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Mulhern v. Chai Management

Supreme Court, Appellate Division, Third Department, New York.

Sheri MULHERN, Respondent, v. CHAI MANAGEMENT et al., Appellants, et al., Defendants.

Decided: October 23, 2003

Before:  CARDONA, P.J., MERCURE, CREW III, PETERS and LAHTINEN, JJ. Greenhill Partners P.C., (Colin E. Kaufman of counsel), for Chai Management and others, appellants. Lever & Stolzenberg, (Howard B. Stolzenberg of counsel), for respondent.

Appeal from an order of the Supreme Court (Meddaugh, J.), entered May 21, 2002 in Sullivan County, which denied a motion by defendants Chai Management, Jerome Goodman, Joseph Abbadessa and Four Seasons Management for summary judgment dismissing the complaint against them.

On November 15, 1997, plaintiff was in an apartment leased by defendants Tonya Shaw and Anthony Shaw when she was attacked by a dog housed in the apartment by the Shaws in violation of the terms of their lease. The apartment building where the incident occurred was owned by defendant Jerome Goodman, managed by defendant Chai Management and the on-site manager was defendant Joseph Abbadessa, who did business as defendant Four Seasons Management (hereinafter collectively referred to as defendants). Plaintiff subsequently commenced this action against the Shaws, who defaulted, and defendants. After extensive discovery, defendants moved for summary judgment dismissing the complaint against them. Supreme Court denied the motion. Defendants appeal.

Defendants argue that the record fails to reveal any factual issues indicating that they knew or should have known that the dog had vicious propensities prior to the attack. A landlord may be liable for the attack of a dog harbored by tenants if the landlord had knowledge of the animal’s vicious propensities and maintained sufficient control of the premises to require the animal to be removed or confined (see Strunk v. Zoltanski, 62 N.Y.2d 572, 573-574, 479 N.Y.S.2d 175, 468 N.E.2d 13 [1984];  Brundrige v. Howes, 259 A.D.2d 895, 896, 686 N.Y.S.2d 530 [1999];  see also Baisi v. Gonzalez, 97 N.Y.2d 694, 695, 739 N.Y.S.2d 92, 765 N.E.2d 295 [2002] ). While the Shaws had two dogs at the premises, the one that attacked plaintiff had been there about one month. During that time, plaintiff had visited the Shaws’ apartment nearly every day. She was familiar with the dog and knew that it was housed in the apartment. Plaintiff recalled that the dog barked at her the first few times she visited, but was “fine” after getting to know her and had never nipped at her. Plaintiff also testified that she observed the two dogs playing roughly in the Shaws’ apartment and that the dog which eventually attacked her would growl and bite at the other dog. To the extent that this evidence may reflect notice of the dog’s vicious propensities (see Calabro v. Bennett, 291 A.D.2d 616, 737 N.Y.S.2d 406 [2002] ), it was notice to the Shaws. There is nothing in the record indicating that defendants knew of any of these activities.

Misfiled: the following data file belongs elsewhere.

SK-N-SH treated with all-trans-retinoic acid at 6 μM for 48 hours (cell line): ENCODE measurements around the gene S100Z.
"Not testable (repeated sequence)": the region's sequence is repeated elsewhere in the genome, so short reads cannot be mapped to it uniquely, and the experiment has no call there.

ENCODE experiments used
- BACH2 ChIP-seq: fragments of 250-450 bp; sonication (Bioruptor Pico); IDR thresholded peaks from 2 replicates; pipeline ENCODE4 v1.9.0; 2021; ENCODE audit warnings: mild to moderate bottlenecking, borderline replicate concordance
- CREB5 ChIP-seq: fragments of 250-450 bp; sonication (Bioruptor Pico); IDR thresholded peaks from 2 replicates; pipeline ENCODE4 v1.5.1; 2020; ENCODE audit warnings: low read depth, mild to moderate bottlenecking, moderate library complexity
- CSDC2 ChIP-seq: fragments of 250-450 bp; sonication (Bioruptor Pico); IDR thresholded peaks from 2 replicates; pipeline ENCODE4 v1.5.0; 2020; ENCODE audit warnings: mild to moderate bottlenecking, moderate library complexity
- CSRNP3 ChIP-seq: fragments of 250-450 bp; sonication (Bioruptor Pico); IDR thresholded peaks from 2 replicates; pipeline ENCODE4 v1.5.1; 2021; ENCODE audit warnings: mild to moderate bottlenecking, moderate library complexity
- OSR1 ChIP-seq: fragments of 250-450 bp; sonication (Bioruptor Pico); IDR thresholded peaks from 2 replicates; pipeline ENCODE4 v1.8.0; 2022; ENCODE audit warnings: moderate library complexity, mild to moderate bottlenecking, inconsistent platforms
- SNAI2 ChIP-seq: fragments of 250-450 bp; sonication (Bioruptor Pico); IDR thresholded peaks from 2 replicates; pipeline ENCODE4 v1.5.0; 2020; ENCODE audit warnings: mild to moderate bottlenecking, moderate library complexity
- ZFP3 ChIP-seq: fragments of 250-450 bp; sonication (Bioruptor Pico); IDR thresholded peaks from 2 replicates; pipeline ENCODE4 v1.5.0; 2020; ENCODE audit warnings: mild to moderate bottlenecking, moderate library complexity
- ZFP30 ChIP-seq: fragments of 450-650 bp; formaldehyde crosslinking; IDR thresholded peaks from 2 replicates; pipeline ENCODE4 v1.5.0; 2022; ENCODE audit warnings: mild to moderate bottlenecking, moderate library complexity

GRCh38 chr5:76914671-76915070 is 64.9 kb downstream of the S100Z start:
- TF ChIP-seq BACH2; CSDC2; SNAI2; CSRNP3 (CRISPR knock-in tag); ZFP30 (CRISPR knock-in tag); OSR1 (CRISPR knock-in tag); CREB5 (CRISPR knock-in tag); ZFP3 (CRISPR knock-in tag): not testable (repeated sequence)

Plaintiff argues that a factual issue as to defendants’ knowledge of the dog’s propensities can be inferred from the fact that Abbadessa acknowledged that, a few days prior to the incident as he went to the Shaws’ apartment to collect rent, he observed the dog with a muzzle on it. Anthony Shaw reportedly told Abbadessa that the purpose of the muzzle was to keep the dog from barking. Abbadessa recalled that, upon seeing two dogs in the apartment, he told the Shaws that they would have to get rid of the animals. The attack upon plaintiff happened shortly thereafter. While plaintiff tragically suffered severe injuries in this attack, the record fails to establish that defendants had timely knowledge of conduct by the dog reflecting vicious propensities.

Finally, although there is a dispute about the breed of the dog, we accept for purposes of this motion plaintiff’s contention that it was a pit bull. While a dog’s breed is a factor that can be considered as an aspect of viciousness (see Wilson v. Bruce, 198 A.D.2d 664, 665, 603 N.Y.S.2d 919 [1993], lv. denied 83 N.Y.2d 752, 611 N.Y.S.2d 134, 633 N.E.2d 489 [1994];  see also Sorel v. Iacobucci, 221 A.D.2d 852, 853-854, 633 N.Y.S.2d 688 [1995] ), its breed, alone, is not sufficient to establish a factual issue regarding vicious propensities (see Carter v. Metro North Assoc., 255 A.D.2d 251, 251-252, 680 N.Y.S.2d 239 [1998] ). Here, the record contains insufficient additional relevant evidence to defeat defendants’ motion.

ORDERED that the order is reversed, on the law, without costs, motion granted, summary judgment awarded to defendants Chai Management, Jerome Goodman, Joseph Abbadessa and Four Seasons Management, and complaint dismissed against them.



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